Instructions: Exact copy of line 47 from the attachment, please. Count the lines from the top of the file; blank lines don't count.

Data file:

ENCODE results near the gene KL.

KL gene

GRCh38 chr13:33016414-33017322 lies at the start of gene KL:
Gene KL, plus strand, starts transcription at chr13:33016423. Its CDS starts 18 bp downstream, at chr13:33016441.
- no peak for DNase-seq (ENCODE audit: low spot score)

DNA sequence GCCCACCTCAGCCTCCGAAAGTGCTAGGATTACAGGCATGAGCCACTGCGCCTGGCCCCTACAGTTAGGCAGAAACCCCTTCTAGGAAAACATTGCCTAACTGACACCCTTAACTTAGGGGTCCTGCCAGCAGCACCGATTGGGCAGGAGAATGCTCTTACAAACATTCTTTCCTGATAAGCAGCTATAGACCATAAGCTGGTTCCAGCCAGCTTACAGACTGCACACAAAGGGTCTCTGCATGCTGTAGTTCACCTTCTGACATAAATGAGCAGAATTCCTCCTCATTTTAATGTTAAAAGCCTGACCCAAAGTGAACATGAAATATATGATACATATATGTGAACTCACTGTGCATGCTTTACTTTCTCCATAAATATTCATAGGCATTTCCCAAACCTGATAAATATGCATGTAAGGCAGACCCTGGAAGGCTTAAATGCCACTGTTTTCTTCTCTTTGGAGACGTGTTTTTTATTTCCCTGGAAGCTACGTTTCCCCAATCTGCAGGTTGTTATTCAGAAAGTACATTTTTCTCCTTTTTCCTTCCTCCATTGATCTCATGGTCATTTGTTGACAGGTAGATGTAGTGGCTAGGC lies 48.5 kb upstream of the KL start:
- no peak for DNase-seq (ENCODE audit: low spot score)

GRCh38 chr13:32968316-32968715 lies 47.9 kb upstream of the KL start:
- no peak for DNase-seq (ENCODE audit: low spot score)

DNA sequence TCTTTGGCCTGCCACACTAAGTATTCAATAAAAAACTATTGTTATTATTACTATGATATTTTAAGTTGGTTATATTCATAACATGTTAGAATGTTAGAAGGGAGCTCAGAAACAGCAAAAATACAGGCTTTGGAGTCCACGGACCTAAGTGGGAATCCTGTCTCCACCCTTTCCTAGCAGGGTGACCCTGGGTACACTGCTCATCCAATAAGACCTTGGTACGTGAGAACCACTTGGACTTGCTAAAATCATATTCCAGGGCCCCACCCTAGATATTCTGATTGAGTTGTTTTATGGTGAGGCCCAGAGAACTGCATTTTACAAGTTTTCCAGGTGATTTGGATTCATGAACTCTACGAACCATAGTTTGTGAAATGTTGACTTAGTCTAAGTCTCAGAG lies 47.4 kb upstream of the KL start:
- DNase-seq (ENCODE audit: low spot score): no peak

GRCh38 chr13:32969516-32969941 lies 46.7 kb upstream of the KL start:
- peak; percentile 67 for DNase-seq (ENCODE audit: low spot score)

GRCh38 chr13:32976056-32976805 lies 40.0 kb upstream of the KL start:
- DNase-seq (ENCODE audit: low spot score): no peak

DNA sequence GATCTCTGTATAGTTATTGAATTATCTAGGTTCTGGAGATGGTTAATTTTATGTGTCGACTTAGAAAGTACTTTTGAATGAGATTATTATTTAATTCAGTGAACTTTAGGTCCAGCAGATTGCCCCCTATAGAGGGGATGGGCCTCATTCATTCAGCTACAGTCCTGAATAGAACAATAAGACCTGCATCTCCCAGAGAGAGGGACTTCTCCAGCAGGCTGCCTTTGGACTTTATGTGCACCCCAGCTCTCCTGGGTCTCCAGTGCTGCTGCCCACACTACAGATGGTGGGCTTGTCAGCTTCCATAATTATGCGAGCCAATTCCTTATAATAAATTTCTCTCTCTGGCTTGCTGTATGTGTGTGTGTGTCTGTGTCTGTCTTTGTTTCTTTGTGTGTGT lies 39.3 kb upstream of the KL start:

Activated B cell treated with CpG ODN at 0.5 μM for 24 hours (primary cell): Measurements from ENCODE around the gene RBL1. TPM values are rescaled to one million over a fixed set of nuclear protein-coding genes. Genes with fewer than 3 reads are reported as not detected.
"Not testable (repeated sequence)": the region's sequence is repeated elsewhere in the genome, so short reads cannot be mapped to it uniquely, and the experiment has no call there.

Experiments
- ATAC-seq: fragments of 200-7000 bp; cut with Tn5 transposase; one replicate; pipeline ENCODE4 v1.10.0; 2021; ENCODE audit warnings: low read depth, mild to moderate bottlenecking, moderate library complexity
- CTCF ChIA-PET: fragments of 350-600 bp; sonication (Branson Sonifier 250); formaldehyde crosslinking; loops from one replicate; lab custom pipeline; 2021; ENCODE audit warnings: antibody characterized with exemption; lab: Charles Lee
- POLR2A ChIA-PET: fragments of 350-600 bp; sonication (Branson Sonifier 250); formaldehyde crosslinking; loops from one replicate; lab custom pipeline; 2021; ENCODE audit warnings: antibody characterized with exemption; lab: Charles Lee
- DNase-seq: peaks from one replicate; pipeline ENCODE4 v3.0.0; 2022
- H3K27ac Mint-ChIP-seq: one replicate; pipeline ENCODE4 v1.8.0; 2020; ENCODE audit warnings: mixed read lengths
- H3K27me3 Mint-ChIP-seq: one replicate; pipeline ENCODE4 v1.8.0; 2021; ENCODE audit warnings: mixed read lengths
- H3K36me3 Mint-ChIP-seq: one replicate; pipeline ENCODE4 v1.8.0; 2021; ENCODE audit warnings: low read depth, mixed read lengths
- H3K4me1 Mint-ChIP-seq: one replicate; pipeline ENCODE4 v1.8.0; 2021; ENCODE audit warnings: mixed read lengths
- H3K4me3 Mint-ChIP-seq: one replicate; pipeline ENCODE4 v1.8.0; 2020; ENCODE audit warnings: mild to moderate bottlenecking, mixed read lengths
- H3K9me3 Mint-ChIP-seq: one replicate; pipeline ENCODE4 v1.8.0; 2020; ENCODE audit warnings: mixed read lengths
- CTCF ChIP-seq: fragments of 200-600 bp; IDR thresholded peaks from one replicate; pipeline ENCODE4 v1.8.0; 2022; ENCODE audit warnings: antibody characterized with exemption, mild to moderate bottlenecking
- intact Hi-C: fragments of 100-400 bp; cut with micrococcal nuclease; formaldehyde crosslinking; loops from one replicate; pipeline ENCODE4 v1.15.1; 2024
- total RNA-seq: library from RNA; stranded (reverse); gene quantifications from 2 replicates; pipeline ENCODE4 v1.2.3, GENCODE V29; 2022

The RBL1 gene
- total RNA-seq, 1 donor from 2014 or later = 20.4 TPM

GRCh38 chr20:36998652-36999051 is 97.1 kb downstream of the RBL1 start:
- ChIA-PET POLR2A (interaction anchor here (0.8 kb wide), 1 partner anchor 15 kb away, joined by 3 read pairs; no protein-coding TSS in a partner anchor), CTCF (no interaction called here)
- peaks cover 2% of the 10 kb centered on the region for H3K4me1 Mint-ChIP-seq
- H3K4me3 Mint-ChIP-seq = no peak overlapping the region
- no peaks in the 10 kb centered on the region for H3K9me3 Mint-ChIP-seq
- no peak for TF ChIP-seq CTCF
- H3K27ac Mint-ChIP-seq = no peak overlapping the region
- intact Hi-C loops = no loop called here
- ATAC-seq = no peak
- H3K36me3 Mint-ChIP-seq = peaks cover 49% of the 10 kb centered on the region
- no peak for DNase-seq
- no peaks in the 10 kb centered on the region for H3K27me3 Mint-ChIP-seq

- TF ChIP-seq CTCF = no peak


- TF ChIP-seq CTCF = no peak